the flat – massimo carasi, Milan

3, Via Paolo Frisi, 20129 Milan, Italy



Sauro Cardinali's (1951, Italy) works ranges from painting to photography from the production of small objects to large installations. The autobiographic datum used by this artist becomes a leit motiv that Cardinali uses, through the skilled  manipulation of heterogeneous materials  that he search and transforms, in order to get an emblematic representations of the meaning of existence. 

The kind of materials used are numerous, they range from resin to iron, from wood to paper. The aspect of these works is always new and unexpected, some may appear very sinuous, other ones, very rigid and squared, all encased in forms that hide and reveal at the same time the very message that the artist intend to bring to his public.

Paolo Cavinato (1975, Italy): Through a variety of expressive techniques, Paolo Cavinato creates multi-sensory spaces in which images of reality converge as rational constructions and emotive projections. His research starts from the physical space of everyday life, to arrive at an abstract and absolute space; a philosophical journey made with order and stringency, drawing the viewer into the works.

Paolo Cavinato creates synaesthetic, traversable spaces, where the perceived reality is questioned. In these art works the spectator finds himself in a sort of limbo, between the finite and the infinite time. The room, the installation or the object, is often the concentration of a constantly changing empty space. This space appears in the works as changing, suspended and eternally fleeting.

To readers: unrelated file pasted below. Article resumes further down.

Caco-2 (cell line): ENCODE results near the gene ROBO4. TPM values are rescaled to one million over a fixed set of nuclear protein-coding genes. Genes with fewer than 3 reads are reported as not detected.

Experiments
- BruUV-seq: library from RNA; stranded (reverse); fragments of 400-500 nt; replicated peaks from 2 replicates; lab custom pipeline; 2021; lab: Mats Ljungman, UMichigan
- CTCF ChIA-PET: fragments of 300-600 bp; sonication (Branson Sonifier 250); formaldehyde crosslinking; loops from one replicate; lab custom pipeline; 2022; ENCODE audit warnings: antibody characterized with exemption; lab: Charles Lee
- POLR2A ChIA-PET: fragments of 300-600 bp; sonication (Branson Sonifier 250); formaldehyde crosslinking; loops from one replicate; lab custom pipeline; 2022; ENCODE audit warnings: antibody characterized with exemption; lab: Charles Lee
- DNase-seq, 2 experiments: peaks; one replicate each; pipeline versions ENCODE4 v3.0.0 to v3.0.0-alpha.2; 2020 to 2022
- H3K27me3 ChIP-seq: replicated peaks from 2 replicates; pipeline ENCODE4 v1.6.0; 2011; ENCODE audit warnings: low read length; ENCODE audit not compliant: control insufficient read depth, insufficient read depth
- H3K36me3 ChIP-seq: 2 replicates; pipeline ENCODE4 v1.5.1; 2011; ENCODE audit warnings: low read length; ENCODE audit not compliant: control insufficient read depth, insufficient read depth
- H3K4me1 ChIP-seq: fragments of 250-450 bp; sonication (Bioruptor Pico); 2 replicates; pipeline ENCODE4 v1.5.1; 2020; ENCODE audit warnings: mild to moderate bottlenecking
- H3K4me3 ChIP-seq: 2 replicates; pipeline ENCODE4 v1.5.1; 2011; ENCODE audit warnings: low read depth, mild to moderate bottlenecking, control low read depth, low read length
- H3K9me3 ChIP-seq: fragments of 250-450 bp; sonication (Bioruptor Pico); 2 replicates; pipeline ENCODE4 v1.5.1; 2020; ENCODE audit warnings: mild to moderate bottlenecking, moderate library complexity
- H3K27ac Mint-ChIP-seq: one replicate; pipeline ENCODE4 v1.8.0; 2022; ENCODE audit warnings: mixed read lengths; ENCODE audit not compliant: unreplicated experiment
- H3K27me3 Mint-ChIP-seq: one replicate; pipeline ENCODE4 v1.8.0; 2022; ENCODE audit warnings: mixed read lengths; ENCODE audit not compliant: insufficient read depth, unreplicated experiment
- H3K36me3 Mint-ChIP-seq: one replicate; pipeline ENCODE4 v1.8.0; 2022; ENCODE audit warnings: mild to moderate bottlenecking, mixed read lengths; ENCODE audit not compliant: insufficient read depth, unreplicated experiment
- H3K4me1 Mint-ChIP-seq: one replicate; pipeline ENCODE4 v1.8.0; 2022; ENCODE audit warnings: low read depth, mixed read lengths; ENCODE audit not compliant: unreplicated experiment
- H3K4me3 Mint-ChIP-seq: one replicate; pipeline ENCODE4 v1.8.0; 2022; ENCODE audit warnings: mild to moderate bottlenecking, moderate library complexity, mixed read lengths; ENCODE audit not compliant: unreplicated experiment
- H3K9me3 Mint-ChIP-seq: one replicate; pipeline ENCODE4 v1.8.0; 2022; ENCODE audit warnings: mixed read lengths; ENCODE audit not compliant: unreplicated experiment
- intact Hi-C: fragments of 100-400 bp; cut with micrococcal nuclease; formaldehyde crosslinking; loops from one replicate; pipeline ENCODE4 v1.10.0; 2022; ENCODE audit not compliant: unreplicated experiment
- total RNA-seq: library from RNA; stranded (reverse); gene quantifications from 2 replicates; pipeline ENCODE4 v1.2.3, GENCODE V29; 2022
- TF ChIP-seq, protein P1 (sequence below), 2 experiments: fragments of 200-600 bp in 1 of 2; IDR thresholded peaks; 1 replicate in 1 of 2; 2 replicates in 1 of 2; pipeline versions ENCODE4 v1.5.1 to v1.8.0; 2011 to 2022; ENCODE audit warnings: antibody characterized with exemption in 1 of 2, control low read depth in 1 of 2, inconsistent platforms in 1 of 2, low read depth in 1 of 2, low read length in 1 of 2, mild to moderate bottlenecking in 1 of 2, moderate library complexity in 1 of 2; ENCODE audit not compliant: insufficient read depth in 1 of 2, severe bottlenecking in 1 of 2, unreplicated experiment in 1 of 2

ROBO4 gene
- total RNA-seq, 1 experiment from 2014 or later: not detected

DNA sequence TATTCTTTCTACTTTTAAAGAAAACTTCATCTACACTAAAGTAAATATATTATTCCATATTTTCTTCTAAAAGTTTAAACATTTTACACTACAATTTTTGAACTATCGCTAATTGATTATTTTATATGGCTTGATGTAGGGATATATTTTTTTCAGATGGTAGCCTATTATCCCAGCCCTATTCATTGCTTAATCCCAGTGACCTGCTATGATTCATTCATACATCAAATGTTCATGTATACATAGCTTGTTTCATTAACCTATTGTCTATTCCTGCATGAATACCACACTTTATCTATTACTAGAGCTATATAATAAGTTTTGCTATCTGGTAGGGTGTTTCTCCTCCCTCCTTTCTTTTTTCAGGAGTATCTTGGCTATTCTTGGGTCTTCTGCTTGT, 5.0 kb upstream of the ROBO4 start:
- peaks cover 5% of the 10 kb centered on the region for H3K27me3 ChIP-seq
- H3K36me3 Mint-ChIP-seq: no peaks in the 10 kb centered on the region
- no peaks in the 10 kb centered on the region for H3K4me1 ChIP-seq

Michelangelo Penso's (1964, Italy) works are always inspired from the branch of scientific -biological study; Indeed, they represent microscopic exoskeletons of bacteria.

Human beings have an internal skeleton, while in micro dimension many of these beings have an external skeleton. Penso's artworks draw inspiration from this aspect and the artist  makes  his works using rubber, which is highly deformable even once the piece is fully accomplished. In nature exoskeletons can effectively deform in their vital environment, moving  and floating in the void. When Penso started to be interested in this dimension of scientific research, found some very unusual new forms, completely new incentives, but what he liked the most is definitely the idea that something, comparable to a tiny grain, if implemented and defined, might grow  a great social and political worldwide revolution especially in the field of a forthcoming new medicine.

Sauro Cardinali, Nestore, 2017, Lacquered beech wood, 220 x 151 x 30 cm
Paolo Cavinato, Wing #1, 2017, Copper plated brass, 19 x 60 x 13 cm
Paolo Cavinato, Continuous City #5, 2016, Acrylic paint on fluorocarbon line, wood frame, aluminium backboard, Plexiglas, 50 x 100 cm
Paolo Cavinato, Continuous City #5 (detail), 2016, Acrylic paint on fluorocarbon line, wood frame, aluminium backboard, Plexiglas, 50 x 100 cm
Paolo Cavinato, Hidden Steps #3, 2017, Lacquered wood, 190 x 85 x 76 cm
Michelangelo Penso, Colonne sonore, 2015, Bassano ceramic, steel wire, 300 x 13 x 13 cm (each)